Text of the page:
Introducing Paula Sabloff
Paula L.W. Sabloff, Professor at the Santa Fe Institute, holds a B.A. from Vassar and an M.A. and Ph.D. from Brandeis University, with a year at the University of Pennsylvania in-between. A political anthropologist, her master’s and doctorate were conducted in Mexico. After several years in higher education administration (including Executive Director of the Governor’s Commission on Higher Education in New Mexico , Academic Planner for the State of New Mexico , Coordinator of Strategic Planning for UNM [1984-85] and Coordinator of Strategic Planning for the University of Pittsburgh), she returned to anthropological research, this time in Mongolia.
Her research focus has remained political culture and behavior, especially patron-client relations, the effect of people’s concept of risk on their political thinkings, and their changing ideas on democracy.
My New Book In 750 Words
1. What are the main themes of the book?
The book suggests that everyday people think of democracy in three ways: the ideals, or rights and freedoms that democracy brings, the responsibilities of a democratic government toward its citizens, and the role of citizens in maintaining democracy.
At this point in time, the ideals of democracy appear to be globalized, but how people see the responsibilities of government and citizens varies with their history, culture, present situation and hopes for the future.
2. What are the central questions of the book?
On one level, I ask, is the desire for democracy universal? Does everyone want democracy, as the US government and conservative think tanks assume.
On the other, I ask, how has the concept of democracy changed in Mongolia since the end of socialism in 1989? Does the concept vary by demographic categories?
3. How have you sought to answer these questions?
The book is based on anthropological fieldwork conducted in the summers from 1996 to 2003. It is also based on my volunteer work in some democracy-building workshops and programs, interviews with Mongolian leaders and international NGO workers, and 1,283 open-ended interviews conducted by Mongolian researchers in and around Ulaanbaatar (the capital) and Khovd (a provincial capital west of the Altai Mountains).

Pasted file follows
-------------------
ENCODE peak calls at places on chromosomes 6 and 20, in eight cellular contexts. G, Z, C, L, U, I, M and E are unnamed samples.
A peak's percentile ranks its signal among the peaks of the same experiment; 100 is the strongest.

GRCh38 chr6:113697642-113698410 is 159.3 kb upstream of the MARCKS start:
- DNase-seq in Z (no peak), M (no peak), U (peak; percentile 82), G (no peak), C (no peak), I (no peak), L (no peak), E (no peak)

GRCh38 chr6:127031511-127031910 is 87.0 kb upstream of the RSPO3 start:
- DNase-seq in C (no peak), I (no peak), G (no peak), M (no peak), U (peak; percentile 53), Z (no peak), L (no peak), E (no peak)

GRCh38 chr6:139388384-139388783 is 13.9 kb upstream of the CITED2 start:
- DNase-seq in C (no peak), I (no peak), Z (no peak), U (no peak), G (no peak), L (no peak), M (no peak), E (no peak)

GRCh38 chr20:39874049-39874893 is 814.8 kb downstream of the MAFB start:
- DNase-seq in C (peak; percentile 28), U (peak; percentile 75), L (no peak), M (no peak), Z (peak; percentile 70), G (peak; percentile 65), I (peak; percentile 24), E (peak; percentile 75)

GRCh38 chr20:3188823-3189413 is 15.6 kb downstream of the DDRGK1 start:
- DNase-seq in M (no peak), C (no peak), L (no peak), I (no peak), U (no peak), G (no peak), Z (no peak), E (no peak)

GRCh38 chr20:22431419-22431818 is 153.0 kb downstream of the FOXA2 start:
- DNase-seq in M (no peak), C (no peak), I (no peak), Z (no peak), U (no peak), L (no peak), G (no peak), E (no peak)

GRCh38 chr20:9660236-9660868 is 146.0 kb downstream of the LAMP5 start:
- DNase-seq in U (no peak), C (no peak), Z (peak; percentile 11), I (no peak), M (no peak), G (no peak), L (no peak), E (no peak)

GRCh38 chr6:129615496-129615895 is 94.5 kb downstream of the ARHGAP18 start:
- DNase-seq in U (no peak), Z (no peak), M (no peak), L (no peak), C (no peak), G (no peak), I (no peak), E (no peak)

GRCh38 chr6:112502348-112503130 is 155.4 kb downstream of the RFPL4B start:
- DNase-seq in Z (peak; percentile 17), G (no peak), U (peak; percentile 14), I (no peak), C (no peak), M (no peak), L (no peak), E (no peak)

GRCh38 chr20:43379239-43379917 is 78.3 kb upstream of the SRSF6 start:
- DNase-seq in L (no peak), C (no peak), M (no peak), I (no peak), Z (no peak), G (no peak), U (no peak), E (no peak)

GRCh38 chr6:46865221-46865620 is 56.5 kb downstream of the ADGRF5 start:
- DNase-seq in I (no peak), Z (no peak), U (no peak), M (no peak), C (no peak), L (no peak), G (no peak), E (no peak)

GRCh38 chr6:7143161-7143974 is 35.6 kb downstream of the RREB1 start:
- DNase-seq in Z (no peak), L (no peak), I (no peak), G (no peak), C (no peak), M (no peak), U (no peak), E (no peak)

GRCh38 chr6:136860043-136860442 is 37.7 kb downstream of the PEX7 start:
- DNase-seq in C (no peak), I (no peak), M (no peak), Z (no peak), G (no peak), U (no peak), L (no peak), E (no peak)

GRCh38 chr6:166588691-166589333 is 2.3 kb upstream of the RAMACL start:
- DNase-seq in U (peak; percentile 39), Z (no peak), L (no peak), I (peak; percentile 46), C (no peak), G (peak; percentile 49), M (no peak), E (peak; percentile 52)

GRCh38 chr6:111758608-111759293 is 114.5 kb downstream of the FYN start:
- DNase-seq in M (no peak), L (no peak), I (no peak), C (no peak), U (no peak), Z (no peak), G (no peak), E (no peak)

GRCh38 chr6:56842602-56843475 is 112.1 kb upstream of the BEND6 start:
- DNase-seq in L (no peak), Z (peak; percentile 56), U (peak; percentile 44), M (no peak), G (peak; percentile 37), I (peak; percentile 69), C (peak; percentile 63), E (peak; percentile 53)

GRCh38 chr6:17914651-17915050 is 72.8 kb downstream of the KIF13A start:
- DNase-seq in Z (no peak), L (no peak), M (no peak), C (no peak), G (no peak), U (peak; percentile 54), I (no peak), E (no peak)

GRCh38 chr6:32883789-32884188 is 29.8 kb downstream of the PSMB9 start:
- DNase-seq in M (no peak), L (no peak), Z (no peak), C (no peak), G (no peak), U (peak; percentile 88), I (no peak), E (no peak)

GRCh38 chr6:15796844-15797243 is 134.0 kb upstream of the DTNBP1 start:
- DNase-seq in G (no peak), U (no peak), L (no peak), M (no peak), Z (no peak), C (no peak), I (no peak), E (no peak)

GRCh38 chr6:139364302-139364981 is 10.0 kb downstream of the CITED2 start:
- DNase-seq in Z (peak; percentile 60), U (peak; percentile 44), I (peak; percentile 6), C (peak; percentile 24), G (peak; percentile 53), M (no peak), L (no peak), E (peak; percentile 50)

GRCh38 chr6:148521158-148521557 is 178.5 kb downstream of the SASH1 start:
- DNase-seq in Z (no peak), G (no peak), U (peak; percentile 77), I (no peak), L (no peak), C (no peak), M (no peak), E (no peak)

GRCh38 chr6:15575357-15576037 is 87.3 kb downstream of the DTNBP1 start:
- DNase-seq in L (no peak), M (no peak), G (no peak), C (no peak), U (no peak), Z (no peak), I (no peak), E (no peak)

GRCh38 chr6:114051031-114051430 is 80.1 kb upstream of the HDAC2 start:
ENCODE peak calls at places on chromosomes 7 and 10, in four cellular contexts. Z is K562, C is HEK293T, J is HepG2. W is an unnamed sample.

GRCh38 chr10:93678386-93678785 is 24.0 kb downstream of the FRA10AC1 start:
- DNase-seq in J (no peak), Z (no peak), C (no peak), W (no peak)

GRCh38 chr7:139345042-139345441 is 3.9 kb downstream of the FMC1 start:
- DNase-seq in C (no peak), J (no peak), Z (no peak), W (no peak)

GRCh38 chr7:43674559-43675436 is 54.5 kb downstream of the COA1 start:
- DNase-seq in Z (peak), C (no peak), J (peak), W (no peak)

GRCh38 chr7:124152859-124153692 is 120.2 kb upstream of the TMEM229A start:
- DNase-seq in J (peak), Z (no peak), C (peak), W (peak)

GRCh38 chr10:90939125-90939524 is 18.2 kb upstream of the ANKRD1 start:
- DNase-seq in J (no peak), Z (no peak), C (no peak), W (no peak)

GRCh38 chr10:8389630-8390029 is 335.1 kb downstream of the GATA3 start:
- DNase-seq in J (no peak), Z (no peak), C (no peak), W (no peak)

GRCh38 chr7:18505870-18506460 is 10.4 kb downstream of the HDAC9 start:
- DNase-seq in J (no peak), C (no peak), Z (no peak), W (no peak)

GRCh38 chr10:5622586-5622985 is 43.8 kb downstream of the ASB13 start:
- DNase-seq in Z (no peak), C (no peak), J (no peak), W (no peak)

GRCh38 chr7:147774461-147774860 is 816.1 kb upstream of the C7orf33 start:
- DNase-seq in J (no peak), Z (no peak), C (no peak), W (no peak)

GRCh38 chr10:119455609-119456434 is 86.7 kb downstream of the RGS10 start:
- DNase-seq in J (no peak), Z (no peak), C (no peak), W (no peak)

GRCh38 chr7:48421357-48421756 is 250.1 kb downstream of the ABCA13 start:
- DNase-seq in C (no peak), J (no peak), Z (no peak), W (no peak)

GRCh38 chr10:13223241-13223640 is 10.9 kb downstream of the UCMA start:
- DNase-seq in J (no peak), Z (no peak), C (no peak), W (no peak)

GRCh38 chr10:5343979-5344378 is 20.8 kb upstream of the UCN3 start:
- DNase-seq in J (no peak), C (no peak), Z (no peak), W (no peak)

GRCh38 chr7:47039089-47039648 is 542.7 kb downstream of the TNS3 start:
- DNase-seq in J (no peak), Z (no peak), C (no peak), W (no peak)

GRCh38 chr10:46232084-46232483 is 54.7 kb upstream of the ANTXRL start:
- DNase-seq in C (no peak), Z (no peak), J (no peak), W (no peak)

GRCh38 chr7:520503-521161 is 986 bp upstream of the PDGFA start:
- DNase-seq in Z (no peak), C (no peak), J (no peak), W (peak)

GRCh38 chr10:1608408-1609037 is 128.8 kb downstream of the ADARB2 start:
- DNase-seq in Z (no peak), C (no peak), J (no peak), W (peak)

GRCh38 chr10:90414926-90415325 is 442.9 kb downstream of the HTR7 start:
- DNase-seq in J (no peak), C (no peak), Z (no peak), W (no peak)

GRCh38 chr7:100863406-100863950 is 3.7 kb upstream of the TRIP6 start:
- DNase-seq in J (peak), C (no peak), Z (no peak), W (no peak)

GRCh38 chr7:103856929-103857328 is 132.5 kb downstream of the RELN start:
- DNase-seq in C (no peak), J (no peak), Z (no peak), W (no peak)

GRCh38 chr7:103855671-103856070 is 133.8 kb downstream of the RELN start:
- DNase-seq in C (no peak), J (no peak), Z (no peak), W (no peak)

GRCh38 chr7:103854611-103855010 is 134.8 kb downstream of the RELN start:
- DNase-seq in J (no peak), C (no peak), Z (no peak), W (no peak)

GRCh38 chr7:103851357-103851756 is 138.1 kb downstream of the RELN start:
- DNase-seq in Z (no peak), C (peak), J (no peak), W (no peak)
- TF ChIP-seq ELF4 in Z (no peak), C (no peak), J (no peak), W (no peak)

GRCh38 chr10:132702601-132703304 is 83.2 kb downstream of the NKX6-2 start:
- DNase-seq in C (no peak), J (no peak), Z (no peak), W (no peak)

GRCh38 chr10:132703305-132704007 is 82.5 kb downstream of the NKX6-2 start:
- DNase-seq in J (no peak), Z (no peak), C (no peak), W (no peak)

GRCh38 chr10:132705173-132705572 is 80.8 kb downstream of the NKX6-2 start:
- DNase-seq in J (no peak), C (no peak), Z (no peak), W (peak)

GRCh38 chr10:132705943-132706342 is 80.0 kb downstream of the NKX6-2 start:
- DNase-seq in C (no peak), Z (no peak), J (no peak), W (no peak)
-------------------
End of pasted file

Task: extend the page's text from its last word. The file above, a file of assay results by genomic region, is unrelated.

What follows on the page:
The interviewees were people of voting age, urban and rural residence, and both genders. We also gathered data from people of different education levels, ethnic identification, and occupation. I then coded the interviews and subjected them to statistical analysis.
The book interweaves the interviews, ethnographic experience, and archival material into one narrative.
4. What are the main findings of your book?
While the Mongolians interviewed very much want the democratic ideals of human rights, political and economic rights and freedoms, they also want to practice their own kind of democracy. That is, they want a government that is more patron than partner.
This idea comes out of their culture (i.e., the nomadic tradition that stresses independence), socialist experience (acceptance of a passive citizenry and veneration of leaders educated to the job), current situation (adapting to capitalism and the free market), and their hopes for the future (the desire to remain independent of China or Russia, to succeed in a capitalist world, and remain free from government oppression/oversight).
Why this pattern? I suggest that the desire for democracy comes from deeply held values that are practically globalized at this time. These include dignity, justice, hope, and self-determination. In turn, such values arise from some of the universal emotions discovered by psychologists. Anger, fear, and pride in achievement are some.
The people interviewed believe that these deeply held desires are more easily satisfied in democratic than totalitarian governments.
5. What does the book contribute to existing literature in the field?
The book adds to the political literature by focusing on the ideas of common people rather than administrative or political leaders, as most books do. A government cannot adopt democracy if the people are not willing to accept it.
Also, the book shows the connection between universal emotions and political thought.